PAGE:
It just doesn’t make sense on a lot of levels, and from various angles, this shooting of a soldier by a police officer at a birthday party, or get-together, in Point Fortin last Friday.

How many people were at this get together, and were those numbers in keeping with the Covid-19 guidelines set down by the authorities, and monitored by the police, as we have been assured is the case?

The reporting on this affair does not establish this thus far, but what appears reasonable to guess is that there was enough merry-making taking place for someone to have said something to someone else, enough to have led to a request from a third party for persons to be asked to leave the premises.

There have already been differing versions of exactly what transpired—both as to what led to the incident itself, and then the details thus far as to how the soldier was fatally shot.

There is also a dispute, contained in the reporting, as to whether or not the soldier in question was authorised to have been carrying a service revolver.

This event was taking place at his parents’ home, and it was to celebrate the birthday of his son, who is a police officer. That much is clear.

Members of the protective services are seen, through the eyes of many others in the society who classify as ordinary people, to be exemplars. Residents in their home communities usually look up to such figures. This often is except where there is at least probably cause otherwise.

A man is a member of the Defence Force, and son is a police officer, celebrating his birthday. They, one would think, ordinarily speaking, are people who would be expected to do what is right, and what is uplifting in the eyes of others. Those at the get-together would have been the friends of the soldier’s police officer son, the birthday boy. Police officers and soldiers were said to have made up the bulk of those gathered.

One of those at his birthday lime, a police officer as himself, ultimately his guest, is now a suspect in the shooting death of his father.

Exactly what state of mind he will be in all now ought to be a matter of deep concern. His grandparents, the mother and father of his now-slain father, must also be in a state of shock and depression. This incident took place on their premises.

How is it that such an incident could have taken place, among friends and associates, the majority of whom have been reported as uniformed persons, in these two branches of the country’ major national security services?

One follow-up story from the original reports said relatives of the slain soldier have called for an investigation into the matter by the Police Complaints Authority. But this is a foregone conclusion. It involves the action of an armed police officer, not in the exercise of his duty, which makes it even more problematic than would ordinarily have been, were he to have acted in this way in the course of being on duty.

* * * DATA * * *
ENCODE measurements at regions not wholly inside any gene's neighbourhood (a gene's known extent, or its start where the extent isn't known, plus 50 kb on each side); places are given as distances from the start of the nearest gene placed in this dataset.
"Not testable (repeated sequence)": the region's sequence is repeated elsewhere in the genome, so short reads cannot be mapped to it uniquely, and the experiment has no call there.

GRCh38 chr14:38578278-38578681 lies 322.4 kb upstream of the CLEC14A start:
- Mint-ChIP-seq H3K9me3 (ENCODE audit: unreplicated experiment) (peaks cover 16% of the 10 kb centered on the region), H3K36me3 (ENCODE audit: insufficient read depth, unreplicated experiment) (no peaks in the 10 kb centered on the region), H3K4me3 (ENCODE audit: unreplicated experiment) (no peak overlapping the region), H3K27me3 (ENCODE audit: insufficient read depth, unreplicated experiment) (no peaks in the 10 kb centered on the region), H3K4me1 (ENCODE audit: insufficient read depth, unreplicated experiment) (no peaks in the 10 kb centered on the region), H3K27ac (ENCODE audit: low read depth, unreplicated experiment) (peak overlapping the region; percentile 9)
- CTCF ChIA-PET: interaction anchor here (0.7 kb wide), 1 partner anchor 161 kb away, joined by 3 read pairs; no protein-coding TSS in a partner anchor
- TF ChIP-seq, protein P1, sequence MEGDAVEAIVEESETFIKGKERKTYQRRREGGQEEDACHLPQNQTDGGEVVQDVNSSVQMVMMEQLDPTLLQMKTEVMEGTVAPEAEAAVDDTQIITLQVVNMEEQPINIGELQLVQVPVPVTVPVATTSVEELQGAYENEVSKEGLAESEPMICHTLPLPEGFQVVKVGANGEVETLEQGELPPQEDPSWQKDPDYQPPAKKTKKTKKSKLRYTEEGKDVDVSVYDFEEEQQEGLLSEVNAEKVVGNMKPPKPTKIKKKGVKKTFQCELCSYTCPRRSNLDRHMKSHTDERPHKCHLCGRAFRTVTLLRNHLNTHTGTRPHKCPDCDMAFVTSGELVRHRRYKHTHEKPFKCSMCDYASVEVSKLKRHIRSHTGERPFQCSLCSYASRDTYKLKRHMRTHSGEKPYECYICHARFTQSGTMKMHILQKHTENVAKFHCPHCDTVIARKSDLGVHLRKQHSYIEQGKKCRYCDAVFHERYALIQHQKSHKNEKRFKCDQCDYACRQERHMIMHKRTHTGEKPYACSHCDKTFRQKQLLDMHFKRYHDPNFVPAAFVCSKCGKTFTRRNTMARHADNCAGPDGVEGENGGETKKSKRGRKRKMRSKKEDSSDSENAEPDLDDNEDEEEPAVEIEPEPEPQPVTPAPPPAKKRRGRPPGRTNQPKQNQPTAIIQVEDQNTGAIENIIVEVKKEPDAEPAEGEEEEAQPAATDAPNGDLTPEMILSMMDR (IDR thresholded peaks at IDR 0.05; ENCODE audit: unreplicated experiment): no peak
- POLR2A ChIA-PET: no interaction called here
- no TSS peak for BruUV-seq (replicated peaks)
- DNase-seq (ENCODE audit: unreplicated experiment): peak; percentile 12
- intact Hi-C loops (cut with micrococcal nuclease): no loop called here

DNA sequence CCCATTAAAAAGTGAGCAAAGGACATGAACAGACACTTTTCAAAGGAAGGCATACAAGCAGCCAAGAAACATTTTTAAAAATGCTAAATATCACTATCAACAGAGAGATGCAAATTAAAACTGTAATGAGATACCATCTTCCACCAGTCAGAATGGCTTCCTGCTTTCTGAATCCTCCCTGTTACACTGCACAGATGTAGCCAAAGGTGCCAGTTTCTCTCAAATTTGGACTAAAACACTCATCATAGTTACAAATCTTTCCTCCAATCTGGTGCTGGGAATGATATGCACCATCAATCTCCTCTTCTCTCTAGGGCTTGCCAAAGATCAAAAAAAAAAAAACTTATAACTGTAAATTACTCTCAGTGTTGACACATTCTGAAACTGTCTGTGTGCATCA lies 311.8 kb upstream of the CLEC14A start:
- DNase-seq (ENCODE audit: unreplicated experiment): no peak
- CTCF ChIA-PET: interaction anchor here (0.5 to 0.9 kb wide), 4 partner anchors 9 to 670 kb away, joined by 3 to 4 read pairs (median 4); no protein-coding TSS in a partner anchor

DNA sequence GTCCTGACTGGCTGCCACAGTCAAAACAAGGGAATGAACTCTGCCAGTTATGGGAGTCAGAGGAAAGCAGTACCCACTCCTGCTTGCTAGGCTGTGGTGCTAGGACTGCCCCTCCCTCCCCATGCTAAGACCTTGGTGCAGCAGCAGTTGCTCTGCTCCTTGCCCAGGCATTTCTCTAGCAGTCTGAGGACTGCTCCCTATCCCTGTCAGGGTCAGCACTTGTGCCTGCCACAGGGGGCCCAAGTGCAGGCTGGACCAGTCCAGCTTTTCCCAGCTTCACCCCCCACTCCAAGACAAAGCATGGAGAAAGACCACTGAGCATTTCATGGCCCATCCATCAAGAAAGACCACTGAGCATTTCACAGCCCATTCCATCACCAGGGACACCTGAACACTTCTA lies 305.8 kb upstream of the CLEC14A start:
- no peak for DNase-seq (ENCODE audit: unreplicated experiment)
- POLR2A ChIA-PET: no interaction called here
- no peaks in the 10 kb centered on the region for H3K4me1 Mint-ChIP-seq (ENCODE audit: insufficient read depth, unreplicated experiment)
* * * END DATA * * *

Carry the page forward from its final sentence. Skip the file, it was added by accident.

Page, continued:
Two families in the same community, with children in respectable positions and presumably seen by others in their community as upstanding and role models, now face the prospect of becoming estranged from each other.

What could have been the state of affairs with the incident in question to have led to the drawing of weapons to settle the dispute is just one of those questions on the lips of some of us reading the details.

On another level, the depths to which people in the community have now been plunged into mourning and self-questioning are exemplified by this response. Both the Mayor and the Deputy Mayor of Point Fortin have been pictured either arriving at, or leaving, the home where the soldier was killed.

We don’t know what state the relatives of the police officer who pulled the trigger have been in since he submitted to questioning by investigators.

How many of those who were at the event and have details as to what exactly took place will be willing to go forward and provide statements in this investigation is another major question.

Big money will be placed on the reality that many of them will not volunteer, and will have to be threatened or at least coerced into doing so. More than likely they will face the wrath of those on the opposite side of the information they will present. Here is a classic case of damned if you do, and damned if you don’t. This will lead to more resentment and greater disunity among groups of people who started in this celebration as friends and well-wishers.

This is a community tragedy that may hereinafter destroy lives and relations. It qualifies as one for counselling and mediation, as a matter of course.

—Andy Johnson is

a veteran journalist